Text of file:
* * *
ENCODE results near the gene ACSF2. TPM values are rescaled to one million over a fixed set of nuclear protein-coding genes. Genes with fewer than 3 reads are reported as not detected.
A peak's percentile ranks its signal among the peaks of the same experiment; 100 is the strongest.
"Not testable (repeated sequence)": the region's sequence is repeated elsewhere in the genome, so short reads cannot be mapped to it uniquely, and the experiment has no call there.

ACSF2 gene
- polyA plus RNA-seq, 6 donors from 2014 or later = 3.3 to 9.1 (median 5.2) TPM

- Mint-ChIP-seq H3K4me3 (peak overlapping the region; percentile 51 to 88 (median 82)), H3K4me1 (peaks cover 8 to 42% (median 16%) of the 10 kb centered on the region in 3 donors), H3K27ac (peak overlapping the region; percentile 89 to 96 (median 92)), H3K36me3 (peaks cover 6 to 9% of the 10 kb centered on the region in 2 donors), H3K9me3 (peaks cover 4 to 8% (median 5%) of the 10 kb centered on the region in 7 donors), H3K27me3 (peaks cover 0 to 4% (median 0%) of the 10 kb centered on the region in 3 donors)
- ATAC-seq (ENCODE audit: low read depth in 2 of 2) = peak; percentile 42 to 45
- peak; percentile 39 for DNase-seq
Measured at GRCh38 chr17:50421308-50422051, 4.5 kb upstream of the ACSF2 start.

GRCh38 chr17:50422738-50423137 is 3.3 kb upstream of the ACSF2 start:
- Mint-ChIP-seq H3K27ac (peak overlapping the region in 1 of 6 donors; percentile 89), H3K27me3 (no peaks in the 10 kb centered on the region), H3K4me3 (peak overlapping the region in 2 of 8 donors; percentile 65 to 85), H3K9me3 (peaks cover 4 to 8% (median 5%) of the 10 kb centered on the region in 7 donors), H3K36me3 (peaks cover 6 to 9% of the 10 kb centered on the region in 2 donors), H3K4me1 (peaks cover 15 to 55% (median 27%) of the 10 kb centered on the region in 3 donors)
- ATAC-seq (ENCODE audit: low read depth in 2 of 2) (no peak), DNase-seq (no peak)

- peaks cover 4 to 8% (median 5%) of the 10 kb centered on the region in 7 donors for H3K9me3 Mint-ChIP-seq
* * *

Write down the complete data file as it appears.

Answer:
ENCODE results near the gene ACSF2. TPM values are rescaled to one million over a fixed set of nuclear protein-coding genes. Genes with fewer than 3 reads are reported as not detected.
A peak's percentile ranks its signal among the peaks of the same experiment; 100 is the strongest.
"Not testable (repeated sequence)": the region's sequence is repeated elsewhere in the genome, so short reads cannot be mapped to it uniquely, and the experiment has no call there.

ACSF2 gene
- polyA plus RNA-seq, 6 donors from 2014 or later = 3.3 to 9.1 (median 5.2) TPM

- Mint-ChIP-seq H3K4me3 (peak overlapping the region; percentile 51 to 88 (median 82)), H3K4me1 (peaks cover 8 to 42% (median 16%) of the 10 kb centered on the region in 3 donors), H3K27ac (peak overlapping the region; percentile 89 to 96 (median 92)), H3K36me3 (peaks cover 6 to 9% of the 10 kb centered on the region in 2 donors), H3K9me3 (peaks cover 4 to 8% (median 5%) of the 10 kb centered on the region in 7 donors), H3K27me3 (peaks cover 0 to 4% (median 0%) of the 10 kb centered on the region in 3 donors)
- ATAC-seq (ENCODE audit: low read depth in 2 of 2) = peak; percentile 42 to 45
- peak; percentile 39 for DNase-seq
Measured at GRCh38 chr17:50421308-50422051, 4.5 kb upstream of the ACSF2 start.

GRCh38 chr17:50422738-50423137 is 3.3 kb upstream of the ACSF2 start:
- Mint-ChIP-seq H3K27ac (peak overlapping the region in 1 of 6 donors; percentile 89), H3K27me3 (no peaks in the 10 kb centered on the region), H3K4me3 (peak overlapping the region in 2 of 8 donors; percentile 65 to 85), H3K9me3 (peaks cover 4 to 8% (median 5%) of the 10 kb centered on the region in 7 donors), H3K36me3 (peaks cover 6 to 9% of the 10 kb centered on the region in 2 donors), H3K4me1 (peaks cover 15 to 55% (median 27%) of the 10 kb centered on the region in 3 donors)
- ATAC-seq (ENCODE audit: low read depth in 2 of 2) (no peak), DNase-seq (no peak)

- peaks cover 4 to 8% (median 5%) of the 10 kb centered on the region in 7 donors for H3K9me3 Mint-ChIP-seq